Leading up to this year’s official announcement, the students learned about the criteria for contenders and the process for selecting the annual winner and honor books. The students then had the chance to participate in a mock selection process. They each chose two books they thought might win. Working in groups, they reviewed more than half of the official finalists and made predictions of which book would be awarded the medal.

At the end of the unit, the classes watched the broadcast of the official announcement, and many were pleasantly surprised to learn they too chose this year’s winner, “The Adventures of Beekle: The Unimaginary Friend” or one of the six honor book recipients.

“My goals for the Caldecott unit were to have students critically evaluate picture books, predict a winner based on the criteria, and then persuade their classmates to agree,” said Ms. Polis. “This engaging experience gave them a sense of ownership in the Caldecott award process, a new appreciation for illustrations, and the inspiration to try new books.”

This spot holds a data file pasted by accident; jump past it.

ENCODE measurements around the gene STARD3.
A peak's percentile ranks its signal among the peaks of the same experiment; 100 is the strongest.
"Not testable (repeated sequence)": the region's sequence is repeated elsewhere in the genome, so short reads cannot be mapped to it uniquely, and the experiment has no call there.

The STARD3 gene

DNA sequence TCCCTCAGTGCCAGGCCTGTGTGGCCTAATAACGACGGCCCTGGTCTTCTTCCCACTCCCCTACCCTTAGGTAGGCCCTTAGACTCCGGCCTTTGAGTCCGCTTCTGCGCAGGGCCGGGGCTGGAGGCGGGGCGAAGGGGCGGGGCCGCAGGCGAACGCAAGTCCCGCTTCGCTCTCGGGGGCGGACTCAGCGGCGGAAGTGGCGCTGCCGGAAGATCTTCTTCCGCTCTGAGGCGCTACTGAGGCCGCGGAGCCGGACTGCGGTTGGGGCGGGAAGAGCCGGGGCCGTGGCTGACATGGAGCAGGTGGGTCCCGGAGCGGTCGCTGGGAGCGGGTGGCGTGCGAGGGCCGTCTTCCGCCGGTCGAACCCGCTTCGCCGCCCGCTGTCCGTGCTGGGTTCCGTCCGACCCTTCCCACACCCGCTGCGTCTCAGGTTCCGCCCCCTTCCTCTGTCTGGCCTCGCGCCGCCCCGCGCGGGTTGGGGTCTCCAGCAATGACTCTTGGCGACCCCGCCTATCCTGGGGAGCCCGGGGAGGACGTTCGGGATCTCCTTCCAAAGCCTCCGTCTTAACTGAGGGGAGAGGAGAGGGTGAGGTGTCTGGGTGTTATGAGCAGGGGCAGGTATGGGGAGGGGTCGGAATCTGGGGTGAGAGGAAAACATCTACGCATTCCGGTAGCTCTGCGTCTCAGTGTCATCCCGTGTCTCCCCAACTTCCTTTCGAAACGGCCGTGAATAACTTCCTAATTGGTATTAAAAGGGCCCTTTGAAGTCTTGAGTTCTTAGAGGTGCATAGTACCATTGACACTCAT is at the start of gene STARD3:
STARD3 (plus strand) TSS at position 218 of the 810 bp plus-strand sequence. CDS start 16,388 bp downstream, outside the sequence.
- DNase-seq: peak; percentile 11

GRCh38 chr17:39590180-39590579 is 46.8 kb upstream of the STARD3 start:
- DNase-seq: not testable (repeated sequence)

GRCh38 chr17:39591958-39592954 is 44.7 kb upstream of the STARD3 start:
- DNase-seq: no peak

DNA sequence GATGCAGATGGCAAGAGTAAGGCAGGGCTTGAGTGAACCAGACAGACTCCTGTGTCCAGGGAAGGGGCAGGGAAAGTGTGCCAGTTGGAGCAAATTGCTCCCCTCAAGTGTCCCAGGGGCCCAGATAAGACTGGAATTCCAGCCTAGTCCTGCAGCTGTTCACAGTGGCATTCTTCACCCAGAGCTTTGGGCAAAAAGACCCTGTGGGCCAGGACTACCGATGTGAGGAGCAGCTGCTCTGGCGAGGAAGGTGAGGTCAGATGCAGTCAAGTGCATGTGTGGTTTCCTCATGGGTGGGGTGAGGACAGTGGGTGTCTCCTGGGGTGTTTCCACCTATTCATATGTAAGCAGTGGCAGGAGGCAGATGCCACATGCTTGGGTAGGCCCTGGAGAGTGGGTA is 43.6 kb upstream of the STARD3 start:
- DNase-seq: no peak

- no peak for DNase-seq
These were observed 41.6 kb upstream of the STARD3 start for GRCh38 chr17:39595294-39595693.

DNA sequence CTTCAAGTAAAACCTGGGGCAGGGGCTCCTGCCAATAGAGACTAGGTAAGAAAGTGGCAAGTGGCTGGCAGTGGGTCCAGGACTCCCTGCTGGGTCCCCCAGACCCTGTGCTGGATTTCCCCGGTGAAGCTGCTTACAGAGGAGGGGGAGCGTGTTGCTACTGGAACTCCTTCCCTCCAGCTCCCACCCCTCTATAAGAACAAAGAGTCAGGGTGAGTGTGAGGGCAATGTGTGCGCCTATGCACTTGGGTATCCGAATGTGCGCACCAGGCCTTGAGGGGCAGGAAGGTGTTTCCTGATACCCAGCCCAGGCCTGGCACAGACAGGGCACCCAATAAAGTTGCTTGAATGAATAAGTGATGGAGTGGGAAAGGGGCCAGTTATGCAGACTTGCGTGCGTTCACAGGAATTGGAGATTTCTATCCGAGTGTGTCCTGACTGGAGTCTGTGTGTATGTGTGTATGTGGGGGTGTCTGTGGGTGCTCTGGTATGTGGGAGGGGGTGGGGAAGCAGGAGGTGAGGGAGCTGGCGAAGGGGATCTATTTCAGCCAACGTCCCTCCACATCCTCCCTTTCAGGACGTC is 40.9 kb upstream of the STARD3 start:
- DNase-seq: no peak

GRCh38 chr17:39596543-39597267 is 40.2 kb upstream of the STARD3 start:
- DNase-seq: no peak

Board Honors Students & Staff

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During the February Board meeting, the Babylon Board of Education and administration honored and applauded several educators and students.

Babylon Junior-Senior High School science teacher Judy Procaccini was applauded for successfully performing the Heimlich maneuver on a student in her biology class. Fellow science teacher Claire Birone was recognized for being named a New York State Master Teacher. Babylon Memorial Grade School fourth-grade teacher Donna Hendrickson was honored for being named the Suffolk County PTA Ted Brigham Teacher of the Year.